Kant and Lying
In Nazi Germany many people tried to hide Jews from the Nazis to save them.
While to some people the ethical decision behind this seems like the right thing to do to Immanuel Kant it is not. Kant, a philosopher, believed that lying is never justifiable even in efforts to prevent a murder. Kant would not condone lying to Nazis despite them being notorious for the brutalities they committed against mankind. For example if a man named Peter lived in Germany during the Hitler’s reign who could not bear the cruelties he has been witnessing. Peter realizes that the Nazis will harm his Jewish neighbors if they find them, so decides to hide some of his neighbors in his attic. Nazis are looking for hiding Jews and they knock on Peter’s door. He has to decide whether or not to confess to hiding Jews in his attic and not only getting punished and possibly killed but being responsible for his Jewish neighbors’ death. According to Kant, Peter does not have the right to decide not to tell the truth. Kant, like most people recognizes that lying is wrong, however most people believe it is one’s duty to make an exception in order to save an innocent life. In this case Peter has the opportunity to save more than one innocent life. While it is hard to say what one would do if actually given the chance to risk their life to save another it is easy to say that most people would like to think they would. This is because it is universally accepted that it is our obligation to save lives. Kant supposes that because we cannot fully know what the consequences of any action will be, the result might be unexpectedly harmful. Therefore, we ought to act to avoid the known wrong—lying—rather than to avoid a potential wrong. If there are harmful consequences, we are blameless because we acted according to our responsibility.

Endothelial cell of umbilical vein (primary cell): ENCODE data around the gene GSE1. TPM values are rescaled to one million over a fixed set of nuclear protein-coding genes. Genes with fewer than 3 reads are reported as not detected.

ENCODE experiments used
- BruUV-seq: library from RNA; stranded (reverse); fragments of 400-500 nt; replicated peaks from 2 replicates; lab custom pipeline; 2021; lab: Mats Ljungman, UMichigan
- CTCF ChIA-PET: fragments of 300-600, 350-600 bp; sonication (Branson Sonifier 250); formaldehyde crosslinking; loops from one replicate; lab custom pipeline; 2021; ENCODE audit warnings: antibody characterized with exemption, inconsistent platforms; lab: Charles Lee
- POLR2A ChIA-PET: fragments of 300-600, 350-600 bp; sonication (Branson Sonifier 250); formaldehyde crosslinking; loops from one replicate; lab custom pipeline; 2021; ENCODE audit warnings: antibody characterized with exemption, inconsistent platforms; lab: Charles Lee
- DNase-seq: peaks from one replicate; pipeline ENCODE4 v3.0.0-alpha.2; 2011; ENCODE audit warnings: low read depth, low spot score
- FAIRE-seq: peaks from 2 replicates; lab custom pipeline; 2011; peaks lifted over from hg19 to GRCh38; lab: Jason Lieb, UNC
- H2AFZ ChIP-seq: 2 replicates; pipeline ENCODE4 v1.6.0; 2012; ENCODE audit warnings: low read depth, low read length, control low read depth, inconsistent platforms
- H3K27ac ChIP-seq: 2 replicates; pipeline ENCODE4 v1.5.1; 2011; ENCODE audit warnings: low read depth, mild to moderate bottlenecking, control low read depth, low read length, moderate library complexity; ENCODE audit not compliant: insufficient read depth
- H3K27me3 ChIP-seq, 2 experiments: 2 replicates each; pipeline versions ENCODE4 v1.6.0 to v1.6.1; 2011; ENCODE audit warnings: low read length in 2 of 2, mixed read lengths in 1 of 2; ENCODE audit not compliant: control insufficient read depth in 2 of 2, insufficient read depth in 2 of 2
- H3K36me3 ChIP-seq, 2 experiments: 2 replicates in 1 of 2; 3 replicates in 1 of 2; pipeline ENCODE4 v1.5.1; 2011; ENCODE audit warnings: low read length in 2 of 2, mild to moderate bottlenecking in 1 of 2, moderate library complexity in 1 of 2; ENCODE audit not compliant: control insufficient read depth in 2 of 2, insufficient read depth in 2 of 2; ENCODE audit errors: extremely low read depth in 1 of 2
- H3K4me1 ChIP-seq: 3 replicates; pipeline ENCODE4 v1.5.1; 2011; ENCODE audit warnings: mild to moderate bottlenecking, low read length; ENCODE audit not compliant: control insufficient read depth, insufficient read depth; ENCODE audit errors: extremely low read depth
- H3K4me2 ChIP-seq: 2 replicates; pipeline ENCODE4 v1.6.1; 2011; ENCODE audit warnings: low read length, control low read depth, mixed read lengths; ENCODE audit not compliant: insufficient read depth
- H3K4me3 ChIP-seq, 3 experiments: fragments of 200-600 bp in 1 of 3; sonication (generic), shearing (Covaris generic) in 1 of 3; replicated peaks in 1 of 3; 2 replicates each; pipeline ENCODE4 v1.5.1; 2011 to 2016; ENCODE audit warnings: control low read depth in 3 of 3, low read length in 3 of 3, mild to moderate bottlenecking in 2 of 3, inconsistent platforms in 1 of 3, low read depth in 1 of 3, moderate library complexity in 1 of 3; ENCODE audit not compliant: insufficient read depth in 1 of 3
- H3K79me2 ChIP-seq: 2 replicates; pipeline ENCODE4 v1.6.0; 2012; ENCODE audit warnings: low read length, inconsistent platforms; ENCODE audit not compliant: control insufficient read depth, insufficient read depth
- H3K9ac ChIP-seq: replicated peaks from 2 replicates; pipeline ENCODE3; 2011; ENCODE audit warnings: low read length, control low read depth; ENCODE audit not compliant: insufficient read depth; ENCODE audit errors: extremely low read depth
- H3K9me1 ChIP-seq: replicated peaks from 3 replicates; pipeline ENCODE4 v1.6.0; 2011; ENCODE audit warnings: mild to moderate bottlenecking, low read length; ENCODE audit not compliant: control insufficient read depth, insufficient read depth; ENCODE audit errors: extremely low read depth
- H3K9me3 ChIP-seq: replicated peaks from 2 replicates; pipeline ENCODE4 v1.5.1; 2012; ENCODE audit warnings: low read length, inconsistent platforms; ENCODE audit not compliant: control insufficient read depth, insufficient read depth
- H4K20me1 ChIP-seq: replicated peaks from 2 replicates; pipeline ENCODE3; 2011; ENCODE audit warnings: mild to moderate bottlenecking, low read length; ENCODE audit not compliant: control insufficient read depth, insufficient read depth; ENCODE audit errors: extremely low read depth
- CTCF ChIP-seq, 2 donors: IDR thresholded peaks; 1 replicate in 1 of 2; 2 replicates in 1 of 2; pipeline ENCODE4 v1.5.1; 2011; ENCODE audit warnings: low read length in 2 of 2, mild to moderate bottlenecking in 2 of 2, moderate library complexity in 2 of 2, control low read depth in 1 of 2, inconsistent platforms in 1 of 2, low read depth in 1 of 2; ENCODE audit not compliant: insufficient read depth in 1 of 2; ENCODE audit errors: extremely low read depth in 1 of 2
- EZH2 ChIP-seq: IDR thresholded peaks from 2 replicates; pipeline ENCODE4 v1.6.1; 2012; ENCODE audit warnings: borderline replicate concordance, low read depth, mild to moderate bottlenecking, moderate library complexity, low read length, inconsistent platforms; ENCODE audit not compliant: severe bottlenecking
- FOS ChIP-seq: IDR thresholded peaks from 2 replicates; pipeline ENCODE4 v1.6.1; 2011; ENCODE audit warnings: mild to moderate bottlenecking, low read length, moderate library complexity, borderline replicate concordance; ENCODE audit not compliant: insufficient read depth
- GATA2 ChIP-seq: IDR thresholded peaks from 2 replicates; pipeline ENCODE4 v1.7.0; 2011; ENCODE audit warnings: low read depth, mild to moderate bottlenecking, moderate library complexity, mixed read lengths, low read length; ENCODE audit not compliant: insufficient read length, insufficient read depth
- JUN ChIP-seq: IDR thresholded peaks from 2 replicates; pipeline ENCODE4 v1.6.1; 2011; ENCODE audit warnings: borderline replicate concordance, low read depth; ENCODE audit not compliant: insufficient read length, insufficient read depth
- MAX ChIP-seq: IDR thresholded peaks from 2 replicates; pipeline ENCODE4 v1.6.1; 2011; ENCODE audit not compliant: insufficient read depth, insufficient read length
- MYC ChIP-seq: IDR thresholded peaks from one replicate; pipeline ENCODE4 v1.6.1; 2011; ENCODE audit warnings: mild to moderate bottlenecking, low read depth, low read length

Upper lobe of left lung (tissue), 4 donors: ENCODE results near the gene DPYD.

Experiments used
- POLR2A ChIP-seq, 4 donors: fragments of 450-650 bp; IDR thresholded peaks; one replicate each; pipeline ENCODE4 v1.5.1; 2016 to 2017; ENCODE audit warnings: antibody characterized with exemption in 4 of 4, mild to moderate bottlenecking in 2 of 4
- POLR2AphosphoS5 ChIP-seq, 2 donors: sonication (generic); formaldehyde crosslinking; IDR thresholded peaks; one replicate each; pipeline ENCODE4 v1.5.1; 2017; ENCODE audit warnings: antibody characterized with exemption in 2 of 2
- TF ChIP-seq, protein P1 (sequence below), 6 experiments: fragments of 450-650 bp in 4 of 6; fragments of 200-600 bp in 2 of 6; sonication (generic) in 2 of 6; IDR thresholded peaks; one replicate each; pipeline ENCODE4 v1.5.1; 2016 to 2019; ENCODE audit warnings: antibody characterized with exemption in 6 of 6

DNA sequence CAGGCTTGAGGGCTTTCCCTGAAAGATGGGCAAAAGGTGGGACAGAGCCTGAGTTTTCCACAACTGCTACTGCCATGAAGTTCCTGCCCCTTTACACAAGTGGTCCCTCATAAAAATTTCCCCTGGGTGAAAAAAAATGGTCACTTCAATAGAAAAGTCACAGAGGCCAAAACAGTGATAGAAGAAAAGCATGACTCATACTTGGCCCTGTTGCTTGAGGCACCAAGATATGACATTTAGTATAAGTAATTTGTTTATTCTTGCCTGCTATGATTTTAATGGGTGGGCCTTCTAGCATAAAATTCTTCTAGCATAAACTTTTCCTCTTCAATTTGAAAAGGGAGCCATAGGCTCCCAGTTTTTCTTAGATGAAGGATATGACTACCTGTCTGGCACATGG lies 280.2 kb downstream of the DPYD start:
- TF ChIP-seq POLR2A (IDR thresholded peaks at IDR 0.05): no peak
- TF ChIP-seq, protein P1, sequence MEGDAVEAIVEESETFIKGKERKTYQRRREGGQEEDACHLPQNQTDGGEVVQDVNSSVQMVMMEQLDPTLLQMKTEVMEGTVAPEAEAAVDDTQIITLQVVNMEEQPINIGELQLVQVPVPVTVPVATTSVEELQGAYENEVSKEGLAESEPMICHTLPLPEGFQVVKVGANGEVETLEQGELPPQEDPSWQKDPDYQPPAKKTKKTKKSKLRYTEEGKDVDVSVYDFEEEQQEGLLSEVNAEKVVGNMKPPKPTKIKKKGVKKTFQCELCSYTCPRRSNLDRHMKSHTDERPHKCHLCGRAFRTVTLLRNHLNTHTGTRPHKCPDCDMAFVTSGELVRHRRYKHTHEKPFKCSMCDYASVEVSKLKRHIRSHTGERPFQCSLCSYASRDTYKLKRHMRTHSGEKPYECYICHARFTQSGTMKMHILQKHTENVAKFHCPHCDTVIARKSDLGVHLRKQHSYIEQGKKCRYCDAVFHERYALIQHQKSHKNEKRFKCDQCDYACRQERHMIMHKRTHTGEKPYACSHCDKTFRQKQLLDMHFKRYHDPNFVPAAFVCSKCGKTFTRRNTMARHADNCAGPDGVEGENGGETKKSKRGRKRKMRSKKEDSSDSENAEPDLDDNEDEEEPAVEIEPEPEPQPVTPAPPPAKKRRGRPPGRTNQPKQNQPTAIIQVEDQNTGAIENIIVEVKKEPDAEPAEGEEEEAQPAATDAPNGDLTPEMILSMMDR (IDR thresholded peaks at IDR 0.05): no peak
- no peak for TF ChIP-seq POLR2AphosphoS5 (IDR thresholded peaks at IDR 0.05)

Kant is right technically we do not know the exact outcome of any situation. But some things are safe to assume. For example, if I were to flip a coin a hundred times almost every time if not every time it will land on one of it’s sides. However there is a small possibility that it will land on its edge. In the case of turning your Jewish neighbors into the Nazis it was safe to assume they would be dehumanized in some form.
Presuming Peter was an intelligent and informed citizen he was aware of Adolf Hitler’s plans and promises to exterminate the Jews. It was obvious that Hitler took his plots very seriously and because Peter had already witnessed Nazi brutality towards Jews. Hitler was most likely well on his way to extinguishing the Jews. People who lived in the areas surrounding the concentration camps could see the tall chimneys of the crematoriums and smell the burning bodies. Nazis were not hiding their monstrosities against mankind. They forced their prisoners to march 1.9 miles from Auschwitz, to Birkenau in the cold. The prisoners were forced to do this march because the worked in Birkenau and lived in Auschwitz. Throughout World War II people lived in the area surrounding the camps. If one of the prisoners died during the day in Birkenau they had to be carried back to Auschwitz to ensure that no one could escape. People were able to see the terrible condition of the prisoners and even the dead being carried back. While Kant is correct in stating that we can never be completely positive about the out come of others’ and ours actions it was clear at this point that the Nazis at Peter’s door were sent to kill his Jewish neighbors. In my opinion this validates Peter’s lie. You can always lie to save an innocent person. I also think in this case and in the hundreds of cases similar to this one it was reasonable to deliberate that everyone knew of the atrocities the Nazis were committing thus it was now only justifiable to lie in efforts of saving others but it was their obligation as a human being to at least try to save people.
There were many non-Jews to